An alert by the Australian Signals Directorate’s Australian Cyber Security Centre (ACSC) has warned of a COVID-19 themed scam text being sent around, coming from the sender, “GOV”, and more could be on the way.
The text alerts the recipient with a notice that they have received a message in regards to the “COVID-19 safetyline” about symptoms and where to get tested in their local area, as well as a link at the end of the message.
The ACSC has warned that clicking the link may install malicious software on Android devices, with Clive Reeves, deputy chief information security officer at Telstra, which has jumped in to help shut down the scam, claiming it will prompt users to check a box allowing for the device to install applications from unknown sources.
Meanwhile, non-Android phones would be directed to a Government website.
Reeves said that Telstra has blocked the domain, as has Google through its Google Safe Browsing Initiative, but warned there is a possibility of copycat domains surfacing with the same malicious content.
The circulating text is the latest in a range of COVID-19 themed phishing scams since January 2020, with scams supposedly being sent supposedly on behalf of the Australian Medical Association and global bodies, including the World Health Organisation (WHO).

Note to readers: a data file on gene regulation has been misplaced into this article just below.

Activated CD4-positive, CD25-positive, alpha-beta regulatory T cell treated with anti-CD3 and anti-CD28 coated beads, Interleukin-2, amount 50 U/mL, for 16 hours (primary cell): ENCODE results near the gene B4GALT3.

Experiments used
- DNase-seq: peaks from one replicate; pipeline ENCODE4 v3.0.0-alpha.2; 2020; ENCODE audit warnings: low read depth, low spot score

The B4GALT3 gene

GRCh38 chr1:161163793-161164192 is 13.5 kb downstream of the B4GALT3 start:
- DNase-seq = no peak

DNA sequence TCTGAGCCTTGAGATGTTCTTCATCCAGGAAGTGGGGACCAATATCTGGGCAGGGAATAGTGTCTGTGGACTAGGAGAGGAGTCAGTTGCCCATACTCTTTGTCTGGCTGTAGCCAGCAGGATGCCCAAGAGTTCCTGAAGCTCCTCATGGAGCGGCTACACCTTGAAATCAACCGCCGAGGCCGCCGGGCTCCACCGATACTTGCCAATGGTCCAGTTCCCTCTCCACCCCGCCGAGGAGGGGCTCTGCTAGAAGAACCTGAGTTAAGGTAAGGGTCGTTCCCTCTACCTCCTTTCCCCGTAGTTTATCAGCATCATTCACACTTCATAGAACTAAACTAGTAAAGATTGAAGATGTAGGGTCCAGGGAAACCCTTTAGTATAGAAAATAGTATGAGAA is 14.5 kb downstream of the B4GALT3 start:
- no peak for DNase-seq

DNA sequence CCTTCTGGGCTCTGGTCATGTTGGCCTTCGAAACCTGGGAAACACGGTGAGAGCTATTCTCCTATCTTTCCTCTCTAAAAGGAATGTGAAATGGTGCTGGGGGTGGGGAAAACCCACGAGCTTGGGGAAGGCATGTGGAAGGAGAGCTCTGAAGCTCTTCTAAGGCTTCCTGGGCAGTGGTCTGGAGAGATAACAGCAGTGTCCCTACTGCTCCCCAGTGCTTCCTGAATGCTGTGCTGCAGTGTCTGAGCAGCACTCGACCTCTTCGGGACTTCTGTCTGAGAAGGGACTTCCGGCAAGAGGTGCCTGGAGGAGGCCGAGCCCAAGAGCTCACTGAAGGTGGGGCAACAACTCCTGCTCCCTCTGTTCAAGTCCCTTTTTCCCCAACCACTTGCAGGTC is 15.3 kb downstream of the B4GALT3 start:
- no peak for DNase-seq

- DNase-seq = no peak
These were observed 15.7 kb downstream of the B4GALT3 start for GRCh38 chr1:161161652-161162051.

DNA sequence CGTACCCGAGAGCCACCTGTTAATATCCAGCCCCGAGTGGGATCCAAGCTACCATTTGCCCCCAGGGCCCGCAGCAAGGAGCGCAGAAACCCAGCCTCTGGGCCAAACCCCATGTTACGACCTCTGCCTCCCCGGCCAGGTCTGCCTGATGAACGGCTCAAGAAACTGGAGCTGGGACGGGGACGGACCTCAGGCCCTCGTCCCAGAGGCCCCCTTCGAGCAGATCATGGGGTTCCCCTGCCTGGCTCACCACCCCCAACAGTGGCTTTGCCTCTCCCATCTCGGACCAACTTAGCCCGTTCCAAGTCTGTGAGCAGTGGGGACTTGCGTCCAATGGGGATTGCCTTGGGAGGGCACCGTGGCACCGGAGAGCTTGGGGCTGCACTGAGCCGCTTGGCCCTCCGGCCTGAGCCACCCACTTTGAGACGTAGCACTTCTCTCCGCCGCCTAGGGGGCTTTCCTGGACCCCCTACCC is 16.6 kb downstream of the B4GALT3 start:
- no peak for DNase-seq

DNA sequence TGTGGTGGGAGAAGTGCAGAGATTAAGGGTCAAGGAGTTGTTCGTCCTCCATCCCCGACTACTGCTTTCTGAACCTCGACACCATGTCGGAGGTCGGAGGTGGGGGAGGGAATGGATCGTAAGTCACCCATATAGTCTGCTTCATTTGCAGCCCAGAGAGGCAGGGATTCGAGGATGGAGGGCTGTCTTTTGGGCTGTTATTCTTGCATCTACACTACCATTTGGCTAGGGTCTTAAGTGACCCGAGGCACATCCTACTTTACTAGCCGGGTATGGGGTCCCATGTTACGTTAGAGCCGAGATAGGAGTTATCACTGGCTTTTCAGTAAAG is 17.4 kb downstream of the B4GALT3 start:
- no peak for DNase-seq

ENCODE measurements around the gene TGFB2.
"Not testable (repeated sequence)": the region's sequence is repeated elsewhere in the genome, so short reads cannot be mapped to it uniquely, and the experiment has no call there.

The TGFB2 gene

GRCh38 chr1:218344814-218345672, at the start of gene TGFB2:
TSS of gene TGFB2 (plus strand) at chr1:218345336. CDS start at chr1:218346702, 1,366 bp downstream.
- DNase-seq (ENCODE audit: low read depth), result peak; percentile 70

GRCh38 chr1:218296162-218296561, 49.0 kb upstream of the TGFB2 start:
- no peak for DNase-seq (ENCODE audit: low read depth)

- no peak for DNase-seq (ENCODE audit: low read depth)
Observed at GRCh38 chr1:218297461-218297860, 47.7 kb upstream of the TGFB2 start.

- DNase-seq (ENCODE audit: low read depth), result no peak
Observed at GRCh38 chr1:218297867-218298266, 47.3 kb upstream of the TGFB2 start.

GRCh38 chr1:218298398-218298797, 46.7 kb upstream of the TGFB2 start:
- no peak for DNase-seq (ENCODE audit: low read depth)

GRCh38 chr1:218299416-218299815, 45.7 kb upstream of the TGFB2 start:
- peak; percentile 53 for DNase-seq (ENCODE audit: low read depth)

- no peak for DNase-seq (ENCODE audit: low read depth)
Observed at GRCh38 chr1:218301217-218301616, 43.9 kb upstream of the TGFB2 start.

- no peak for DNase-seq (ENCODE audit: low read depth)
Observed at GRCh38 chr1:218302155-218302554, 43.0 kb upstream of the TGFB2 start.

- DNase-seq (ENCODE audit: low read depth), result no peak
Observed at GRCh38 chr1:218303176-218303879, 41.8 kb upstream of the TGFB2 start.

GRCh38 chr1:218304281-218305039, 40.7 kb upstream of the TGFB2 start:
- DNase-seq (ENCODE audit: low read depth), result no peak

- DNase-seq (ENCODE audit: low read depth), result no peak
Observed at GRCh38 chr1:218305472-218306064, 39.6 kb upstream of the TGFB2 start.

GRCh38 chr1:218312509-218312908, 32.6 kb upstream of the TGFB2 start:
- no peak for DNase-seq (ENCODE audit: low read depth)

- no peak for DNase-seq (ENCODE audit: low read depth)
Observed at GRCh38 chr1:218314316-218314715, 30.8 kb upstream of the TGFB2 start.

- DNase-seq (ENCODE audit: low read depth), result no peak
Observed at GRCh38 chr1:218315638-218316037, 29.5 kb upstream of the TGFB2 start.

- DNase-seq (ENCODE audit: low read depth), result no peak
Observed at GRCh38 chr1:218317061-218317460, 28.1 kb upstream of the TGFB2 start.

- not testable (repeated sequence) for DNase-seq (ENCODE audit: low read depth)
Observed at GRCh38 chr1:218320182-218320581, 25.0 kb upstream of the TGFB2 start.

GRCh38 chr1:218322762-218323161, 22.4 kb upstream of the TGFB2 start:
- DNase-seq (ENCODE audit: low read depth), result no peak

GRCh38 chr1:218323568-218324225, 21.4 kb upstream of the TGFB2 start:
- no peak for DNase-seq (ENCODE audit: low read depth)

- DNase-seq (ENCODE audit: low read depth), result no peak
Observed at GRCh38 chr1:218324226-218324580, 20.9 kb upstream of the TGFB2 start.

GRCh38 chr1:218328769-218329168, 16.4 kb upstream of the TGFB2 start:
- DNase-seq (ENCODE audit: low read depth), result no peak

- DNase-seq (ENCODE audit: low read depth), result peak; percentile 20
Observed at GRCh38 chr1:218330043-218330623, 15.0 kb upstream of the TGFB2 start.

Reeves highlighted research from cyber security vendor Check Point Software Technologies, which identified the registration of 4,000 COIV-19 domains between January 2020 and 3 March 2020, and suspects that 120 of those domains, or 3 per cent, are suspicious.
An earlier COVID-19 phishing email sent out in January 2020 targeted Japanese users, claiming to have advice about the coronavirus outbreak, but contained the Trickbot malware in one of its attached documents. Reeves highlighted the fact that Trickbot was previously used to download the Ryuk ransomware.
While Telstra has blocked the offending domain, Reeves said the rapid nature of cybercrime means new copycat domains that potentially contain the same content are likely to surface.
Other COVID-19 phishing emails include the NanoCore remote access trojan, giving attackers control of infected systems, and links to malicious login pages for Adobe and Microsoft Office 365 products.
“We should all be vigilant and not respond to unexpected messages over any communications platform, especially those which request links be clicked on or attachments be opened,” Reeves said.
“These phishing attacks — and dozens of others that promise information on COVID-19 — entice users to open malicious attachments (some containing dangerous malware) and follow links designed to steal logins.
“We encourage everyone to be on alert for any unexpected emails that request users login to pages or download attachments. Looking for typos and poor grammar is a common but ultimately effective indicator of phishing.”
He also recommended that anyone working from home should avoid opening unexpected email document attachments and to either report suspected phishing attempts to their company or to just delete them outright.
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